Please don't confuse the two holidays -- New Year's and Rosh Hashanah, that is. Were I to appropriate the classic song from the former, I would not be doing justice to the latter. It was Robert Burns who wrote (or popularized) the song "Auld Lang Syne," which means "in times gone by."
Yes, at this time of year we do try to take a personal and often detailed assessment of the year that's just ended and what we could have done better. But there is also a strong sense of our thinking about times "yet to be."
Even the very names of this Shabbat's double-header Torah reading -- Nitzavim-Vayelech -- speak volumes. The first means "to stand," the second, "to go." Yes, we often need to stop in order to reflect, yet we dare not be paralyzed or fearful to move.
We need to continue the journey toward a life of meaning. Atem nitzavim hayom, "we stand here today" -- we have to be grounded here and now, but ultimately, vayeilekh ... chazak veematz ki ata tavoh -- "we have to continue to search and journey, with courage and strength."
There is also a gargantuan communal principle we need to discover (and then rediscover) as well. One of the giants of the previous generation, Rabbi Shlomo Heiman, was considered to be one of the great talmudists and pedagogues of his era. One of his lectures took on legendary proportions. It seems that many of his students were absent that day, and the lecture hall was reduced to a group of several students sitting in the front row. They reported that the rabbi was especially scintillating that day. They also said that he was particularly loud.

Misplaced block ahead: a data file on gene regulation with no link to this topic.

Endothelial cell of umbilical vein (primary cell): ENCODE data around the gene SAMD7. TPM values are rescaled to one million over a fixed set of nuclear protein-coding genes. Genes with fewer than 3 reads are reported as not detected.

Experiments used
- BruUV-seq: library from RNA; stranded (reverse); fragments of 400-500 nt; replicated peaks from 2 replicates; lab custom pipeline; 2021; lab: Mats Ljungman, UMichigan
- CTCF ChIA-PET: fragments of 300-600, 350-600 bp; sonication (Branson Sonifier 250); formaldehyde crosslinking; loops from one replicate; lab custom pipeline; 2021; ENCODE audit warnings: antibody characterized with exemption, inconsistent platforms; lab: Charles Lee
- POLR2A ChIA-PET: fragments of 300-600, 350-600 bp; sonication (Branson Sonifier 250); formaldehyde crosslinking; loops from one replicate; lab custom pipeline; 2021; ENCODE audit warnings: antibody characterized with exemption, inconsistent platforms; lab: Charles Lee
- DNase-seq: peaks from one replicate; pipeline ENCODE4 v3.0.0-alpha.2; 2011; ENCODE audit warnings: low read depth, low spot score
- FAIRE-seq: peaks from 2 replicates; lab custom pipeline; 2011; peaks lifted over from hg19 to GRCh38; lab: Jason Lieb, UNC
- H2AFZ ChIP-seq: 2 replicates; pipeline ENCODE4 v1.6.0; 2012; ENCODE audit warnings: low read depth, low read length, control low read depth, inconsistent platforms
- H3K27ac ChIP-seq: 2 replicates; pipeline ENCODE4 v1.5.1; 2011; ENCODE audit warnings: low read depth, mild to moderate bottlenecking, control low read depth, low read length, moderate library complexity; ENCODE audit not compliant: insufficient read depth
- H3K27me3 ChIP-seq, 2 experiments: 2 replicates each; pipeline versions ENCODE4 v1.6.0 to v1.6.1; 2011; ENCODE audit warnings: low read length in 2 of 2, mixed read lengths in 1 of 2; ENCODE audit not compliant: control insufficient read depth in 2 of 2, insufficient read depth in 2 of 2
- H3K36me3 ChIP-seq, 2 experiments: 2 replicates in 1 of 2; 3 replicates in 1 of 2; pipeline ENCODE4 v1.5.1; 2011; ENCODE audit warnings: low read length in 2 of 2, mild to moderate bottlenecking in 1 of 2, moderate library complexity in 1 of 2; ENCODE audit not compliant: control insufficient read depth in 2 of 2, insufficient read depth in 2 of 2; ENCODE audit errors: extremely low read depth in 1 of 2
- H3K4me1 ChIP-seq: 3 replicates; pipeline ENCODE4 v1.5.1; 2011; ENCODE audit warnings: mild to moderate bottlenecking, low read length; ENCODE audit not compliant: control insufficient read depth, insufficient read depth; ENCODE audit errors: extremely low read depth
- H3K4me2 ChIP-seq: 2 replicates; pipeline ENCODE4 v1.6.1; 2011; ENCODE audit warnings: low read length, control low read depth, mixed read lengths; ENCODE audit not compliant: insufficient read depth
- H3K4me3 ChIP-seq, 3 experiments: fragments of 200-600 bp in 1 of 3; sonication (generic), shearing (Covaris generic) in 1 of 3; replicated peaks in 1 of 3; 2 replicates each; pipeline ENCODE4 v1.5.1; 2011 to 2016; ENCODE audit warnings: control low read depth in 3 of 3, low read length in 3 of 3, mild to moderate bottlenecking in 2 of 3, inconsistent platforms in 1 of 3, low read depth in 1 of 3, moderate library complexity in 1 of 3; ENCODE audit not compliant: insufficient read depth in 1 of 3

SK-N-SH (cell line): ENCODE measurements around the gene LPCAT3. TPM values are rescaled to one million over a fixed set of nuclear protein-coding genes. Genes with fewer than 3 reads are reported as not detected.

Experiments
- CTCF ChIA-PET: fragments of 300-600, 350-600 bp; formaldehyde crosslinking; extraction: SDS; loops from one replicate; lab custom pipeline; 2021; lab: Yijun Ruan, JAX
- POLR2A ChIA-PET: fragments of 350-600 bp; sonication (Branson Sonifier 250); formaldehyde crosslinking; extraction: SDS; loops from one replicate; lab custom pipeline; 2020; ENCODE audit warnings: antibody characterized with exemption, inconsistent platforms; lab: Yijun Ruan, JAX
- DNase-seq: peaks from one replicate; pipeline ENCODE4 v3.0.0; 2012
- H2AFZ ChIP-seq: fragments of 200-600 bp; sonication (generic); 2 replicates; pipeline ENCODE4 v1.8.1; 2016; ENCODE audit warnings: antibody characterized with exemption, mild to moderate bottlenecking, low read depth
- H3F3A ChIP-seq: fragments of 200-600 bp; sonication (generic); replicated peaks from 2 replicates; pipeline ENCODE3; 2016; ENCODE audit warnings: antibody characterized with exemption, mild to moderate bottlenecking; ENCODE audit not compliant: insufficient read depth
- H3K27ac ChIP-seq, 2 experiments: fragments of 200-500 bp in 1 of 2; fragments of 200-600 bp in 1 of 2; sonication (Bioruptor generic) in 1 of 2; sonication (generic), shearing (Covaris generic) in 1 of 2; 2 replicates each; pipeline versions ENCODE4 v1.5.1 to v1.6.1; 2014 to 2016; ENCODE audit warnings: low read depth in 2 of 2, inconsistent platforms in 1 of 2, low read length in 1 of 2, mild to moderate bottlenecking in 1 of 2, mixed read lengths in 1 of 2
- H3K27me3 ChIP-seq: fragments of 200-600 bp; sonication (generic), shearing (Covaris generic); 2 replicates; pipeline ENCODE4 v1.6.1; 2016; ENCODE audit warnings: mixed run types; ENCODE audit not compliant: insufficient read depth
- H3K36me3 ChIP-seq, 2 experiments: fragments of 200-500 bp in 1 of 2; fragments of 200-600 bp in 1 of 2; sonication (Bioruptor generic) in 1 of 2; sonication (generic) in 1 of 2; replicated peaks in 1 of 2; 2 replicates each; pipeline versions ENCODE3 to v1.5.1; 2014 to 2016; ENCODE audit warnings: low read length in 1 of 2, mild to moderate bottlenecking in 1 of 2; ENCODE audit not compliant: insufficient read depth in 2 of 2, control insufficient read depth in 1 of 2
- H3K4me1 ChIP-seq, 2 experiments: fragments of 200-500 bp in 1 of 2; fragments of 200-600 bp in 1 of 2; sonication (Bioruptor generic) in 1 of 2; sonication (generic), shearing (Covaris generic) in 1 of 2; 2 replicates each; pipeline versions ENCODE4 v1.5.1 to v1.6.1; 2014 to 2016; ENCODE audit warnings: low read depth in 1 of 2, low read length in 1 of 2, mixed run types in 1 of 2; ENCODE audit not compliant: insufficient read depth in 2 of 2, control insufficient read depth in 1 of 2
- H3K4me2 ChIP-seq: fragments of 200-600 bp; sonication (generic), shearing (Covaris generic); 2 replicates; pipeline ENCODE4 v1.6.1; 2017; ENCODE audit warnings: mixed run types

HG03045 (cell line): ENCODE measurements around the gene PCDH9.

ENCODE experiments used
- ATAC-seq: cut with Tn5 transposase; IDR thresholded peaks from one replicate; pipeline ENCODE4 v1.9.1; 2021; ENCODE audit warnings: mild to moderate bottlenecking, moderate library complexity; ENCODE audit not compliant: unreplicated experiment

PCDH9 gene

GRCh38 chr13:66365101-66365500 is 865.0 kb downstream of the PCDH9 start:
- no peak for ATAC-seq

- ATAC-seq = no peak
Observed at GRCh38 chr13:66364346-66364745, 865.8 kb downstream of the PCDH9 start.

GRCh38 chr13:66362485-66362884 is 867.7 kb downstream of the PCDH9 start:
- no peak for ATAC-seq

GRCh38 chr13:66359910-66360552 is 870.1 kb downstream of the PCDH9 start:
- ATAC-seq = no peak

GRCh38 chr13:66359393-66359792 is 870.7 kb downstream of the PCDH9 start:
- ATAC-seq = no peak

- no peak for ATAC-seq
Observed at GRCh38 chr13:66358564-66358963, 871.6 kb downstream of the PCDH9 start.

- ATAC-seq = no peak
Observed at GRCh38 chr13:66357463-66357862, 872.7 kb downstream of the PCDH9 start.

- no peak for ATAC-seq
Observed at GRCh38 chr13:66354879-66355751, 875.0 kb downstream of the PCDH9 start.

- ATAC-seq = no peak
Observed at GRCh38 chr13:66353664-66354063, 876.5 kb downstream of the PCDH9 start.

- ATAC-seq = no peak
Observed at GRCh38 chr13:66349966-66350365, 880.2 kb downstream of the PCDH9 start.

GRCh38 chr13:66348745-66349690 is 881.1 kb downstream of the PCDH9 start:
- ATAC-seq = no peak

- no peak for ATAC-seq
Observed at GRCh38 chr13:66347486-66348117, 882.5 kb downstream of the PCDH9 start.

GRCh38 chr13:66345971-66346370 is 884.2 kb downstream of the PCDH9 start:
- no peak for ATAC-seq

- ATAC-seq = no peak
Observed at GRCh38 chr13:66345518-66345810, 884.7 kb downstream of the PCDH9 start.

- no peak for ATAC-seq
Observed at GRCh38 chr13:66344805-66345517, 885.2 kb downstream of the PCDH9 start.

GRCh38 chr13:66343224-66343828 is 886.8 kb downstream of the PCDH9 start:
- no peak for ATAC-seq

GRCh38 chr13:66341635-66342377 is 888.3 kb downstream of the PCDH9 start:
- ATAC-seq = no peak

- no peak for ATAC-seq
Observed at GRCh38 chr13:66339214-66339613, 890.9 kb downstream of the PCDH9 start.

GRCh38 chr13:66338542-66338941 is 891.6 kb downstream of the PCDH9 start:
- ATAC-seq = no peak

One of the students mustered the courage to say, "Rebbe, we are only a handful of students today. You don't have to speak so loudly. We hear you just fine."
To which the rabbi responded: "Do you think that I am speaking just to you? I am speaking to you, your children and their children."
Now and Forever
Perhaps the boldest, most audacious, but central claim of our tradition is contained in a verse from this week's Torah reading. Moses, the original pedagogue and paradigmatic Jewish leader, is now 120 years old. It is the last day of his life. The people gather as he addresses them. Atem nitzavim hayom kulchem ... "You are all standing this day" ... to pass into a covenant with God ... in order to establish you today as a people to Him and that He be a God to you."
This next verse is the chutzpah claim of Judaism: "Not with you alone do I seal this covenant ... but with whoever is here standing with us today ... and whoever is not here with us today."
Moses, so to speak, was speaking not just to his students, this current generation. He was also speaking to the next and subsequent Jewish generations.
At its very core, this concept means that I am responsible for you, and you for me. But even more so, it means that we are both responsible for the generations that came before us, even as we are responsible to those that will follow.
I know of no other people who make such an audacious and wondrous claim. "All of Israel is responsible one to another" is not just a talmudic platitude; it contains our unique Jewish attitude, which is the secret of generational survival, or "thrival."
As we stand on the cusp of 5768, may we continue to live that covenant, accept the sacred burden of our responsibility, and have the courage to model a life that searches for meaning for ourselves, our children and our grandchildren -- so that they can do the same for theirs.
Rabbi David Gutterman is the executive director of the Vaad: Board of Rabbis of Greater Philadelphia.